Dualism: The Relationship Between Austria And Ida Ferenczy

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The creation of Dualism between Austria and Hungary in 1867 was a government form Non-existing before. Franz Joseph was the only emperor of his time who reined a dual monarchy. Its creation had far reaching consequences resulting in intensifying the prevailing nationalism in the whole of Austria – Hungary leading to the assassination of Franz Ferdinand in 1914, a key factor in the cause of World War I. To answer the guilt question for starting WW1, one has to analyse who was the driving force in the creation of Dualism and could therefore be partially blamed for causing the war. My aim in this essay is to evaluate to what extent empress Elisabeth of Austria was the driving force in the creation of dualism in 1867. Therefore I am going to…show more content…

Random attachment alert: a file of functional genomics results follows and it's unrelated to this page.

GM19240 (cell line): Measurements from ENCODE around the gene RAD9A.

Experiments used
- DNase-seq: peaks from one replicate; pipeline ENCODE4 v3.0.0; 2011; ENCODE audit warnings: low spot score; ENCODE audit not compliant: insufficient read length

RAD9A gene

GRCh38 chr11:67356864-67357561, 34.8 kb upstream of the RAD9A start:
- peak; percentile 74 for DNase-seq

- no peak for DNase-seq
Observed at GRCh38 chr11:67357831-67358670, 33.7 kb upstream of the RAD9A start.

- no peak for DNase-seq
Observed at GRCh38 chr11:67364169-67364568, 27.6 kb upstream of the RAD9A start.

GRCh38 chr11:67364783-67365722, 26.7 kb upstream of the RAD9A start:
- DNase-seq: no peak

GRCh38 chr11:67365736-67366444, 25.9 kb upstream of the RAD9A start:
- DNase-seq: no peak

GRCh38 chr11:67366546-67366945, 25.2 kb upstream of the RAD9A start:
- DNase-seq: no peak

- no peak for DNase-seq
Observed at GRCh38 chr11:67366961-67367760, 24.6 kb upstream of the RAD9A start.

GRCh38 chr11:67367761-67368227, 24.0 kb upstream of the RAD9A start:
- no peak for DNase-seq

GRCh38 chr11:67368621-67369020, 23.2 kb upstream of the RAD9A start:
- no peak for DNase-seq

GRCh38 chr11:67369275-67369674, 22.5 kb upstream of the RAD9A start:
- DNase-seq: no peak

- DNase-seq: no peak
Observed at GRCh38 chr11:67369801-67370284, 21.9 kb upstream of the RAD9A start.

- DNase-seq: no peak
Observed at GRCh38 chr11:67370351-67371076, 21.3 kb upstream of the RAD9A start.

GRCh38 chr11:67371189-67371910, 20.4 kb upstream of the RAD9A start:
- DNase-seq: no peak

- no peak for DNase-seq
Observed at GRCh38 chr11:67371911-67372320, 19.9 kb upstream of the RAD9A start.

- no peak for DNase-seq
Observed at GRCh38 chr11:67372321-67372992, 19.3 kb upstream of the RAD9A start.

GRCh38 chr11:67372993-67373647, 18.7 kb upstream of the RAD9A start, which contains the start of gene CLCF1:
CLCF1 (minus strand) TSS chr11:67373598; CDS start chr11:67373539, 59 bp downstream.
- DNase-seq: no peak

Her arrival was planned as well as her friendship with the Empress. Being an intimate of the Empress the Hungarian revolutionaries “were very clever at exploiting for their own purposes the Empress’s isolation at the Viennese court and her differences with the anti – Hungarian Archduchess Sophie. Showing Deáks and Andrássys way of starting the compromise: exploiting the empress and making her vulnerable, they could use her for their own advantage. Their first step towards a compromise between Hungary and Austria was a meeting of both sides. The question from the Hungarian side was: How do we convince the emperor to come to Budapest to discuss a settlement with us that he does not really wish to discuss? In order to solve this question Ida had to make the empress push her husband towards a meeting in Budapest. Nobody had thought about a meeting until Ida came. A few weeks after her arrival she had influenced the empress vehemently, resulting in the empress understanding that a meeting was inevitable. Sadly for Ida and her supporters, nobody listened to the empress. She had to convince her husband more drastically, this succeeded and resulted in him going to Budapest in June 1865. “(…) Franz Joseph, (…) after months of urging on the part of the Hungarians ( and Elisabeths), actually went to Budapest and started to make concessions.” Her husband to made small concessions to the Hungarians by abolishing the military jurisdiction and to enact an amnesty for press offence. If Ida hadn’t convinced the empress of the necessity of such a visit in Budapest, nobody would have taught about it and the compromise would have been far away in the future. Frank Deák, the “sage”, published his famous easter article “Pesti

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